Just remember to turn off the power when you do any kind of electrical repair. This ensures that there’s no current running through the wires you will be handling, and therefore no risk of electric shock. 

4. Check the Plug and Breaker

If your washer has just stopped working, check the power sources. This sounds like a redundant piece of advice but you might be surprised how many washing machine malfunctions occur just because the power was cut, not because there’s anything wrong with the washer. A washing machine that shakes can even unplug itself. It does this by “walking”, which is when the washer moves over the floor as it shakes. If the washer walks far enough while wiggling the cord, the cord can fall out of the wall.

If your washer shares a circuit with any other appliance, there’s also a chance that the breaker will blow and/or flip. So check out your breaker box if the washer is not working and the plug is securely in the wall. 

5. Run Empty with Hot Water and Vinegar

If your clothes are coming out stiff, musty, or there’s an excess of white chalky buildup inside the washer, your problem is likely a combination of mildew and hard water. Hard water contains chalky minerals like calcium and magnesium that leave that white residue. The white residue builds up. It can not only block pipes and hoses, but it can also make skin, hair, and clothes washed in hard water feel chalky and stiff. Clothes that are washed in hard water may not get clean (soap doesn’t suds as well in hard water) and is more likely to mildew in the wash.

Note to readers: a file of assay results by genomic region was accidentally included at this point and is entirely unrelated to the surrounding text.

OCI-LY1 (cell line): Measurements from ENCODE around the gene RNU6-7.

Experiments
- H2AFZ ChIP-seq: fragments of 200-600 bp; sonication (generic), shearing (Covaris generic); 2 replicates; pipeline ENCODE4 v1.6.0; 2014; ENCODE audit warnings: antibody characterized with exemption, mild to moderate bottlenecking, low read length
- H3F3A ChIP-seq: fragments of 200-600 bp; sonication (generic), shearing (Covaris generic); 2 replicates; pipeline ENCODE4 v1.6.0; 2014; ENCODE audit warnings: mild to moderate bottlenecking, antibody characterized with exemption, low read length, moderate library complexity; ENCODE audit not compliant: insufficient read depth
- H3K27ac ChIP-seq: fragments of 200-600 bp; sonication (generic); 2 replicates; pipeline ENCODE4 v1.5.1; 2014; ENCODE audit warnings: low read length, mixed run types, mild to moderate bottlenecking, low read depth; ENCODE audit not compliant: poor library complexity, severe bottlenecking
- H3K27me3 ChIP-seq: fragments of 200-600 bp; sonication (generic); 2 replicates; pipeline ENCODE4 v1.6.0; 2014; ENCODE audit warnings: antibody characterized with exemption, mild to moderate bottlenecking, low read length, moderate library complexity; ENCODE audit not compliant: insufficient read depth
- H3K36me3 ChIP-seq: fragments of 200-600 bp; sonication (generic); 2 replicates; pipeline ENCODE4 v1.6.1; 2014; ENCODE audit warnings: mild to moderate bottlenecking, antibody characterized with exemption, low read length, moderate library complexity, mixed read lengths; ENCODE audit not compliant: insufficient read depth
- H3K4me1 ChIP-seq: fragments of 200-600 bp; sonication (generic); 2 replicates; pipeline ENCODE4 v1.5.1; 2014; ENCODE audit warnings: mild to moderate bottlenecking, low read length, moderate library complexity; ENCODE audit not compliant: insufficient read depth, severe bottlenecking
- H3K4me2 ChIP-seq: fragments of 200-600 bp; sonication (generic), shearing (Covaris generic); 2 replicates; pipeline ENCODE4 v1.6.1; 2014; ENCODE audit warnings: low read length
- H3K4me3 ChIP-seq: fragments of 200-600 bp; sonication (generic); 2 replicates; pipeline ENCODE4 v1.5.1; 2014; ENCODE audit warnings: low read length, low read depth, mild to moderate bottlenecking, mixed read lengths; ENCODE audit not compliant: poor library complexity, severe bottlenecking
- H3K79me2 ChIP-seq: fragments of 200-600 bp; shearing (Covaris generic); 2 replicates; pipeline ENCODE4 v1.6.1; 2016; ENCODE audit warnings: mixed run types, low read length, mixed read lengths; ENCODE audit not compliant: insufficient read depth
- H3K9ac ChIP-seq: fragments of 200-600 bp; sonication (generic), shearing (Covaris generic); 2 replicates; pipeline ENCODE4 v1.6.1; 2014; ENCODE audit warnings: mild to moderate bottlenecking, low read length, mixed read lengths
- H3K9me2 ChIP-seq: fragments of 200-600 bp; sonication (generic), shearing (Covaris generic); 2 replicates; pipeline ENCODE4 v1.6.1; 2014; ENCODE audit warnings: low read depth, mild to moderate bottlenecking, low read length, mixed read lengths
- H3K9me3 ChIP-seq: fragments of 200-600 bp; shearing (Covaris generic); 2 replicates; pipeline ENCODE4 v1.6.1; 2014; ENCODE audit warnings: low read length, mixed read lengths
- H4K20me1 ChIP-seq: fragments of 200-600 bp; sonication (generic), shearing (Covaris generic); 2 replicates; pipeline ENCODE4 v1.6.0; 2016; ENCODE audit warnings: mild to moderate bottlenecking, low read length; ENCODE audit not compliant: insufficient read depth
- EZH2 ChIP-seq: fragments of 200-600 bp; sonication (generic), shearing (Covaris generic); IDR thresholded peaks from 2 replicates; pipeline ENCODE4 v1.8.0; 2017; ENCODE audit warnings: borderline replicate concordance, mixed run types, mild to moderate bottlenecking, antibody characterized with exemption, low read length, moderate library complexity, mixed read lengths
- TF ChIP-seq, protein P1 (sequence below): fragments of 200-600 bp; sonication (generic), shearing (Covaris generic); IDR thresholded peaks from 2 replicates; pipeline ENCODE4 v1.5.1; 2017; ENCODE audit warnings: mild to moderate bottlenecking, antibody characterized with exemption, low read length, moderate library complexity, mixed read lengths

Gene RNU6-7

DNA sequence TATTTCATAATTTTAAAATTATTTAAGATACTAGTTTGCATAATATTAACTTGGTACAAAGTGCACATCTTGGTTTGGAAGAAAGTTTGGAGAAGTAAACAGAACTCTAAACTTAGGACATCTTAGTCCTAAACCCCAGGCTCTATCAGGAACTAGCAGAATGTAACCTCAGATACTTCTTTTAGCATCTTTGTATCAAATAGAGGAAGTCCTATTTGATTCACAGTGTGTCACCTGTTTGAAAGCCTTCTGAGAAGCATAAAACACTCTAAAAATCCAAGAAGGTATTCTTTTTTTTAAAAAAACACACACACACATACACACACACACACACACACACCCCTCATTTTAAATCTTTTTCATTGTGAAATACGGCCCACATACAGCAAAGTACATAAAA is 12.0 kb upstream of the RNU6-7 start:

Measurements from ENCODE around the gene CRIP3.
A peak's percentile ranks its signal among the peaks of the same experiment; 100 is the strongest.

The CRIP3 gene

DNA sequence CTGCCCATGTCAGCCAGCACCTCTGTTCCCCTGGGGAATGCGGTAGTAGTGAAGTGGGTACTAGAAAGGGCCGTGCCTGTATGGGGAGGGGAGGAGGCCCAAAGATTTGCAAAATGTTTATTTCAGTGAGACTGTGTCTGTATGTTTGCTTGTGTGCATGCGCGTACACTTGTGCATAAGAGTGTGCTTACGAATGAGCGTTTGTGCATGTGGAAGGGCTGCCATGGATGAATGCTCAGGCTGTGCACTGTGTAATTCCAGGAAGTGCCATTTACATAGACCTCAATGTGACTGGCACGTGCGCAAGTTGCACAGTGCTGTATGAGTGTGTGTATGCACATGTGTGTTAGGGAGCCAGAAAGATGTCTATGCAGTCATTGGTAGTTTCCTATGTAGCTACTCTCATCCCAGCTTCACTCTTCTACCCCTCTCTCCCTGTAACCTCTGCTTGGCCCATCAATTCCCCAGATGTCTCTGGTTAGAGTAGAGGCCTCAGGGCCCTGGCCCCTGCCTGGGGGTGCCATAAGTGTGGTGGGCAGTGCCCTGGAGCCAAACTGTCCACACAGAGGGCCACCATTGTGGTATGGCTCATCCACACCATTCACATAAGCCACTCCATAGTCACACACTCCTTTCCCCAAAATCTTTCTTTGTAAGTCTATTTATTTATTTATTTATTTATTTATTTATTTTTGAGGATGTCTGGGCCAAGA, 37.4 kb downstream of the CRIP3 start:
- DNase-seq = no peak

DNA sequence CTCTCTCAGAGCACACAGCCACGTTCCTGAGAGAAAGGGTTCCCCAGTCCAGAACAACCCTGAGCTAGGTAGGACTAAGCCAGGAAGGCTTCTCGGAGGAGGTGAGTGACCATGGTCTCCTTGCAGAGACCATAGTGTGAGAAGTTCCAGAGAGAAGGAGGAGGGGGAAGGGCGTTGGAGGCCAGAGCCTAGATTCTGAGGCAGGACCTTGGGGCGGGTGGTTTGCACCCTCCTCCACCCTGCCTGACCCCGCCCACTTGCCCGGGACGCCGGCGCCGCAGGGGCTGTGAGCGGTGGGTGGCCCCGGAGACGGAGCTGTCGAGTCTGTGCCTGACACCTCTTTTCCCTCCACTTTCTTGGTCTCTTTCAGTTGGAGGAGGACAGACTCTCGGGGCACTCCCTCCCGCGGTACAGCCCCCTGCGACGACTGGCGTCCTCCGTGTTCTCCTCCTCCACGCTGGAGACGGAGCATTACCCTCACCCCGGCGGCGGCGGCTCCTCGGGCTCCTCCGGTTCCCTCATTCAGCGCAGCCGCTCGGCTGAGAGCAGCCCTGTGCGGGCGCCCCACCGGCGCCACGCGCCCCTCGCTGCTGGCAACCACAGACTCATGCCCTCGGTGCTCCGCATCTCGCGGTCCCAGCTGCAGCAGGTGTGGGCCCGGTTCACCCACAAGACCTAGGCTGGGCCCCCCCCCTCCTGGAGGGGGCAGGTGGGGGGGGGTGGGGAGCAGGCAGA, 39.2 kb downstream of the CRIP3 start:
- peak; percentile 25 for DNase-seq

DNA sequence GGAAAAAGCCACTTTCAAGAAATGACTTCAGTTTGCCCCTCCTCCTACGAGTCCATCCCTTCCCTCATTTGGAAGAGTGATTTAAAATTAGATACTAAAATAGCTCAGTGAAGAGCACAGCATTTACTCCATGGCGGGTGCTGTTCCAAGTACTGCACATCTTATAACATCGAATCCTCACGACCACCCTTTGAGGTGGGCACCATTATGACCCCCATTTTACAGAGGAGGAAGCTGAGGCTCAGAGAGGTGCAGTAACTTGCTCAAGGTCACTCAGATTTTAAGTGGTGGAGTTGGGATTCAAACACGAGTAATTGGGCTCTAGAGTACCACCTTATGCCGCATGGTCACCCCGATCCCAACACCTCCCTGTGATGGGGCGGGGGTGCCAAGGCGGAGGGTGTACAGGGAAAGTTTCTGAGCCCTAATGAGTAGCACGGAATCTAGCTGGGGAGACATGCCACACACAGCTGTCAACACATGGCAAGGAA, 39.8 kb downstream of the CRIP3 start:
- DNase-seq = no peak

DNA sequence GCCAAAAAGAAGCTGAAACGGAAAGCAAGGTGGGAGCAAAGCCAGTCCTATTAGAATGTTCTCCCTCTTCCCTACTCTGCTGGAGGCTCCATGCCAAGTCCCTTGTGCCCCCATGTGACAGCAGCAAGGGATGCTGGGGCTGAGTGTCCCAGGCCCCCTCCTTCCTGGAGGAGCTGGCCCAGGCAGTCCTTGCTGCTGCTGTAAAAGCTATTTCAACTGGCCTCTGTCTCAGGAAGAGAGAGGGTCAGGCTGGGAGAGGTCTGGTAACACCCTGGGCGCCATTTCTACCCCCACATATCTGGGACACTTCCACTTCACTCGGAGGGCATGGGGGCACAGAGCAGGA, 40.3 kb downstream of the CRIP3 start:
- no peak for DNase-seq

Fortunately, the solution is the same for both problems: Vinegar and hot water. Remember this remedy? This time, pour one to two cups of white vinegar into your soap dispenser. Then run the washer empty with hot water to clear out any remaining hard water buildup.

If you have very hard water in your home, add a splash of vinegar to every washer load. This trick also works in the dishwasher. 

6. Break Up a Drain Clog

Sometimes, what’s wrong with your washer isn’t the washer at all. It might be the drain underneath or behind your washer instead. If the drain clogs from lint, hair, chalky buildup, or other drain problems with the house, then your washer will back up and leak on the floor. You can clear your washer’s drain in the same ways that you clear your sink drain. Use chemical cleaner, hot water, vinegar, and a drain snake that can easily be purchased online or in a local hardware store. If you have ongoing drain problems in the house, try clearing multiple drains at once to stop your washer from leaking when it drains. 

—If you love to fix things DIY, then appliance repair is an interesting and rewarding skill to learn. These six repairs are easy and can be safe to do at home if you take the right precautions. For more great appliance repair guides or to talk to a repair technician about your washing machine concerns, contact us today!